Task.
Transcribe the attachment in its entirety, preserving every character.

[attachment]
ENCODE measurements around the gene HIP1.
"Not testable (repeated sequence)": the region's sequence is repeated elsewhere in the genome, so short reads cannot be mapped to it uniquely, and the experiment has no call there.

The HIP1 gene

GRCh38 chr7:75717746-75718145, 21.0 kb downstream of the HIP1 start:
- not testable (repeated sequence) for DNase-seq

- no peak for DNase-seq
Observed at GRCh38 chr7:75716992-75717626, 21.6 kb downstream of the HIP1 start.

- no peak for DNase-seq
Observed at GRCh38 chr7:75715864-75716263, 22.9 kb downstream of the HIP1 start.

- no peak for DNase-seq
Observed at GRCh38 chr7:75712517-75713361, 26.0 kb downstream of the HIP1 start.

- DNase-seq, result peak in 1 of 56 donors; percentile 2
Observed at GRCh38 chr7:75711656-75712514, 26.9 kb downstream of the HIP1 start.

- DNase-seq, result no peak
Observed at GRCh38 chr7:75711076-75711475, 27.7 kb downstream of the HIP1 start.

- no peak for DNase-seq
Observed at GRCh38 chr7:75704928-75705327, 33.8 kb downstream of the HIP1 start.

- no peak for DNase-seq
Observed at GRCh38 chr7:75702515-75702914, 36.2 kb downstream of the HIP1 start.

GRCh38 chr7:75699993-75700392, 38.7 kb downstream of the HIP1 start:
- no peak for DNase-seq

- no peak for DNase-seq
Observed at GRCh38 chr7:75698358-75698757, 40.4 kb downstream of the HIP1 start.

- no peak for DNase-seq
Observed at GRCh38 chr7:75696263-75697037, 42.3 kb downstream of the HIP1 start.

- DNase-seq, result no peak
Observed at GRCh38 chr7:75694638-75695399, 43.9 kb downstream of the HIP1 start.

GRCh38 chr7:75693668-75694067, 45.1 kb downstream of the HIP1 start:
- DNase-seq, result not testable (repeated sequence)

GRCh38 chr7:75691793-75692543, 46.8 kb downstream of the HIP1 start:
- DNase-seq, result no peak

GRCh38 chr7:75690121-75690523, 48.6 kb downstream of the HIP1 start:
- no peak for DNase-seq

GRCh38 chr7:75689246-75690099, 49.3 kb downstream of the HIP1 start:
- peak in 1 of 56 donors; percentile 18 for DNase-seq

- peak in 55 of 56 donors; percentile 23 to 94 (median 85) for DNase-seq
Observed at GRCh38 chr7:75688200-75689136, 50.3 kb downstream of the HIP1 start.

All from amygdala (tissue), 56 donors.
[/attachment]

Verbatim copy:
ENCODE measurements around the gene HIP1.
"Not testable (repeated sequence)": the region's sequence is repeated elsewhere in the genome, so short reads cannot be mapped to it uniquely, and the experiment has no call there.

The HIP1 gene

GRCh38 chr7:75717746-75718145, 21.0 kb downstream of the HIP1 start:
- not testable (repeated sequence) for DNase-seq

- no peak for DNase-seq
Observed at GRCh38 chr7:75716992-75717626, 21.6 kb downstream of the HIP1 start.

- no peak for DNase-seq
Observed at GRCh38 chr7:75715864-75716263, 22.9 kb downstream of the HIP1 start.

- no peak for DNase-seq
Observed at GRCh38 chr7:75712517-75713361, 26.0 kb downstream of the HIP1 start.

- DNase-seq, result peak in 1 of 56 donors; percentile 2
Observed at GRCh38 chr7:75711656-75712514, 26.9 kb downstream of the HIP1 start.

- DNase-seq, result no peak
Observed at GRCh38 chr7:75711076-75711475, 27.7 kb downstream of the HIP1 start.

- no peak for DNase-seq
Observed at GRCh38 chr7:75704928-75705327, 33.8 kb downstream of the HIP1 start.

- no peak for DNase-seq
Observed at GRCh38 chr7:75702515-75702914, 36.2 kb downstream of the HIP1 start.

GRCh38 chr7:75699993-75700392, 38.7 kb downstream of the HIP1 start:
- no peak for DNase-seq

- no peak for DNase-seq
Observed at GRCh38 chr7:75698358-75698757, 40.4 kb downstream of the HIP1 start.

- no peak for DNase-seq
Observed at GRCh38 chr7:75696263-75697037, 42.3 kb downstream of the HIP1 start.

- DNase-seq, result no peak
Observed at GRCh38 chr7:75694638-75695399, 43.9 kb downstream of the HIP1 start.

GRCh38 chr7:75693668-75694067, 45.1 kb downstream of the HIP1 start:
- DNase-seq, result not testable (repeated sequence)

GRCh38 chr7:75691793-75692543, 46.8 kb downstream of the HIP1 start:
- DNase-seq, result no peak

GRCh38 chr7:75690121-75690523, 48.6 kb downstream of the HIP1 start:
- no peak for DNase-seq

GRCh38 chr7:75689246-75690099, 49.3 kb downstream of the HIP1 start:
- peak in 1 of 56 donors; percentile 18 for DNase-seq

- peak in 55 of 56 donors; percentile 23 to 94 (median 85) for DNase-seq
Observed at GRCh38 chr7:75688200-75689136, 50.3 kb downstream of the HIP1 start.

All from amygdala (tissue), 56 donors.